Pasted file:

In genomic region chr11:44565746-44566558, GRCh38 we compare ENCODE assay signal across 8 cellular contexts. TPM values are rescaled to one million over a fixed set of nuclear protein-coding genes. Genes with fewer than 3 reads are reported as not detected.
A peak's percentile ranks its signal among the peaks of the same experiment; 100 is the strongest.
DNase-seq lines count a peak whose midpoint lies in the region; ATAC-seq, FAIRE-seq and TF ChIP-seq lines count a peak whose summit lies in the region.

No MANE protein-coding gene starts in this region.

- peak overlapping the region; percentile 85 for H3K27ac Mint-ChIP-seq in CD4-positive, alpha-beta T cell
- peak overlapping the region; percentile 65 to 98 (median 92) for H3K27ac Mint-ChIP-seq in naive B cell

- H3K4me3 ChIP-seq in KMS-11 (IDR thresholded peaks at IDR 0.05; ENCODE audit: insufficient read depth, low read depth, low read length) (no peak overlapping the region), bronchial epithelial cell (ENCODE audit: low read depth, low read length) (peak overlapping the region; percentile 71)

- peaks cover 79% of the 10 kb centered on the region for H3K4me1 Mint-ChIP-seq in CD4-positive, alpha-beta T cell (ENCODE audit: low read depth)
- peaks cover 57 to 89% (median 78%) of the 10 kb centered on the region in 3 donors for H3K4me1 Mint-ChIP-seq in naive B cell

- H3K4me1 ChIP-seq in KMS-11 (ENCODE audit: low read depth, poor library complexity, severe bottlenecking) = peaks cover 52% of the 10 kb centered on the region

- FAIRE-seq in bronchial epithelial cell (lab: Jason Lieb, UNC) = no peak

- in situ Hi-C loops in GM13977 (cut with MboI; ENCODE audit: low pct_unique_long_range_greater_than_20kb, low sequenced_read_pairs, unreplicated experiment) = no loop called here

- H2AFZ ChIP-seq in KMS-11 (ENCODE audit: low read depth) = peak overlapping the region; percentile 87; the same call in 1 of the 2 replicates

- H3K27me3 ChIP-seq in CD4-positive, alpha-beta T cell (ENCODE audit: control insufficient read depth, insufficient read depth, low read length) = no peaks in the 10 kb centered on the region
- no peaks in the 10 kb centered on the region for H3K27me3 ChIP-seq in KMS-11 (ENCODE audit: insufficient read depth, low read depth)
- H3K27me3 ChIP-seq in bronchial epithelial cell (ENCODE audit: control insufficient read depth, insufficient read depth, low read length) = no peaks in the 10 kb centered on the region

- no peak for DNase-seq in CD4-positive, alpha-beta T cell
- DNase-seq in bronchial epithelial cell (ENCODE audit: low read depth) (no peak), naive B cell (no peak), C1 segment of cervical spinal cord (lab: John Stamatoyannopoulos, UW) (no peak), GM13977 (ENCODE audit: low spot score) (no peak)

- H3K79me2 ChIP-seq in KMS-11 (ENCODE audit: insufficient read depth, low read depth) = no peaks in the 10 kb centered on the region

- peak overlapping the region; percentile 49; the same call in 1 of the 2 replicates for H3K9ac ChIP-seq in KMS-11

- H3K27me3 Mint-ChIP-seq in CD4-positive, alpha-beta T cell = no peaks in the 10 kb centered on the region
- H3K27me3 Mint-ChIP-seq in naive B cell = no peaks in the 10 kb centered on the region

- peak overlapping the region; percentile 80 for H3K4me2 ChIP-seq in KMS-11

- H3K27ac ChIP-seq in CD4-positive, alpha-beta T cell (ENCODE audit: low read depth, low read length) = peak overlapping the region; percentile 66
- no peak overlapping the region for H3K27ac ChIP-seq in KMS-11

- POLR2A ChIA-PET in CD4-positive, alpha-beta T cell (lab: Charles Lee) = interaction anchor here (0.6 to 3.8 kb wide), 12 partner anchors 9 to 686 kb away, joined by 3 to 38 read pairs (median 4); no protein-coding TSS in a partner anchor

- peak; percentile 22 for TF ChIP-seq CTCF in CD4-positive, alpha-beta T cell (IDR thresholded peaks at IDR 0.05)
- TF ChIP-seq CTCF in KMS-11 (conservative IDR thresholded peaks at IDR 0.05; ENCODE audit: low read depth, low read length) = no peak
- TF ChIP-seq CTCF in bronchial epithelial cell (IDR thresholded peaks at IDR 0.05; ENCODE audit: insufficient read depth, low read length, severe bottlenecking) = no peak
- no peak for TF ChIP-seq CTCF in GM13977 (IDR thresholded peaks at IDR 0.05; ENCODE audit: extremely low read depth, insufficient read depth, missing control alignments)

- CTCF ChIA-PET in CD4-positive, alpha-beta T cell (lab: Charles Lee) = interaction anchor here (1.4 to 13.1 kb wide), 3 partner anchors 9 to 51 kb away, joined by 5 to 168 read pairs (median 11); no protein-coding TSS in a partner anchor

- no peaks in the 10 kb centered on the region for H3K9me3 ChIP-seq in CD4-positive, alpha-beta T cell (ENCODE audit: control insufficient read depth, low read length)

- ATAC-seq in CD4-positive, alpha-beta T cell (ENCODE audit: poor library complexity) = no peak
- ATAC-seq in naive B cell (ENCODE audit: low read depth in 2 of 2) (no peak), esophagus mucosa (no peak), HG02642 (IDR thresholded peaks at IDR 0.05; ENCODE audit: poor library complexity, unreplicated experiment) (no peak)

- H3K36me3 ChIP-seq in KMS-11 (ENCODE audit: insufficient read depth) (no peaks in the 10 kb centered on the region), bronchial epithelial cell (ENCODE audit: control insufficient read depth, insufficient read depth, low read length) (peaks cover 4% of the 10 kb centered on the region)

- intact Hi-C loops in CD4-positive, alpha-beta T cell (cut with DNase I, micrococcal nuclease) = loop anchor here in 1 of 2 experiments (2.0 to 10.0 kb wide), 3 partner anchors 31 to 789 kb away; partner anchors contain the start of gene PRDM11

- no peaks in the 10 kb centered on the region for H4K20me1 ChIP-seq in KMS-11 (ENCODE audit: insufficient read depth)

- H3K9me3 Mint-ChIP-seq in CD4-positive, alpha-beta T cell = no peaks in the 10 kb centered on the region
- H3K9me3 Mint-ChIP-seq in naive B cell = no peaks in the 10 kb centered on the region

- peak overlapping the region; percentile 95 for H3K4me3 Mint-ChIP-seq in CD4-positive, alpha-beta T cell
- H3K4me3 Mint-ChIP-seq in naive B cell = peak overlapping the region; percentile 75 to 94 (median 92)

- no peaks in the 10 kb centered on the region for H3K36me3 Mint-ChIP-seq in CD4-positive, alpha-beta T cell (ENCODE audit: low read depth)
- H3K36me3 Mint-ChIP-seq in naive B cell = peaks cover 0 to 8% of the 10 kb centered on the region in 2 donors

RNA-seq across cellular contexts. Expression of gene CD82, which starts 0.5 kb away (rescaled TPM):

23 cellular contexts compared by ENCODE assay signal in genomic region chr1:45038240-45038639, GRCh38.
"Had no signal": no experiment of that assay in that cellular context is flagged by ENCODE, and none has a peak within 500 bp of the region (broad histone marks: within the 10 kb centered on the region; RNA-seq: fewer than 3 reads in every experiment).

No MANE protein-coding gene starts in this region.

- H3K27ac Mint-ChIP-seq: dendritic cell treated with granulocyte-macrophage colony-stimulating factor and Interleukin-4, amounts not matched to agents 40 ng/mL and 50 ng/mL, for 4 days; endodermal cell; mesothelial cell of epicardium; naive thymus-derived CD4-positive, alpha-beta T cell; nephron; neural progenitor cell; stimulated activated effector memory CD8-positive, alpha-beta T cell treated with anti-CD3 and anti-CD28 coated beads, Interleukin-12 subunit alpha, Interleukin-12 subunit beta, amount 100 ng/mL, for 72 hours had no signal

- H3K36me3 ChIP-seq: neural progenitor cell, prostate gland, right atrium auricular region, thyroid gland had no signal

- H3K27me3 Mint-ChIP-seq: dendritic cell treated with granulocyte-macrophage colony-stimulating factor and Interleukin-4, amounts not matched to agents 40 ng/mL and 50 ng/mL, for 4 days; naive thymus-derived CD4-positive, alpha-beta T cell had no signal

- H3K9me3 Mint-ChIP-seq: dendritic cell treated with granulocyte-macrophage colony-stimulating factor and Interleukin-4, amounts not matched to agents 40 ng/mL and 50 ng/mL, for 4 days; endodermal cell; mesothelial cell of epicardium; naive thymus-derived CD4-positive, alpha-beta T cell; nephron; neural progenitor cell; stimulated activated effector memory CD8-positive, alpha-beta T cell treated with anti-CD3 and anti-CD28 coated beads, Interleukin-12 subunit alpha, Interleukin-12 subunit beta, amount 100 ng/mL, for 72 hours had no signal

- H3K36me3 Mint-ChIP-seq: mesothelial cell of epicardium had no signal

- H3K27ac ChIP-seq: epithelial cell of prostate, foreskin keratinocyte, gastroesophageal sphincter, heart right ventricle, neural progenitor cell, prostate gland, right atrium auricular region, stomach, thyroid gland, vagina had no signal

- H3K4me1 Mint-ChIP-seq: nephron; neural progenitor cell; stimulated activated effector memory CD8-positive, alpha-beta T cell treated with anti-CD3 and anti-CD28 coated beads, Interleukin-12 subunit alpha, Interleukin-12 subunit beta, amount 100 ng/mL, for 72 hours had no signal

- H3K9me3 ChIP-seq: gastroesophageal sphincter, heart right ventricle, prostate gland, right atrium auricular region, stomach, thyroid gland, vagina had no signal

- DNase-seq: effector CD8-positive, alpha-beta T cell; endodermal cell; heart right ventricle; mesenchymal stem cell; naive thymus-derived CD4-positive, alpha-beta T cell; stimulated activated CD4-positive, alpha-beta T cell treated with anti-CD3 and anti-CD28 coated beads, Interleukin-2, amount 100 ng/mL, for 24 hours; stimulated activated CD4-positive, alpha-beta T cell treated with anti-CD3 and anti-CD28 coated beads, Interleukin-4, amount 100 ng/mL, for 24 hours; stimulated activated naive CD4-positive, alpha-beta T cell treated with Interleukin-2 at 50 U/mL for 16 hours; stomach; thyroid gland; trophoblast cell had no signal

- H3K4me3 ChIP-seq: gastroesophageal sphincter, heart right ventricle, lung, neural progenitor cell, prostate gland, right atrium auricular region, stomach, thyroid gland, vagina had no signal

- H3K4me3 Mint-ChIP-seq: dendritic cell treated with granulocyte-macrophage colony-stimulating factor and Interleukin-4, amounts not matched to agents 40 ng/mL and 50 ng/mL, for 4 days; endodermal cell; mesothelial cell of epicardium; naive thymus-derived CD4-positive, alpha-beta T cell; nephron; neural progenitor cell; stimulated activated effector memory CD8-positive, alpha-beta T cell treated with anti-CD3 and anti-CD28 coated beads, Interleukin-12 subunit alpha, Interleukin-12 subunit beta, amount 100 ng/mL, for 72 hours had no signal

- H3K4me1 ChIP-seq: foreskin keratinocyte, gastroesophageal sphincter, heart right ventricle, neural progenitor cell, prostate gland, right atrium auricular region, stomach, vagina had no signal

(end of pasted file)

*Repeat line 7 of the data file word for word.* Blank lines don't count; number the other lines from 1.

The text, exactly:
- H3K4me3 ChIP-seq in KMS-11 (IDR thresholded peaks at IDR 0.05; ENCODE audit: insufficient read depth, low read depth, low read length) (no peak overlapping the region), bronchial epithelial cell (ENCODE audit: low read depth, low read length) (peak overlapping the region; percentile 71)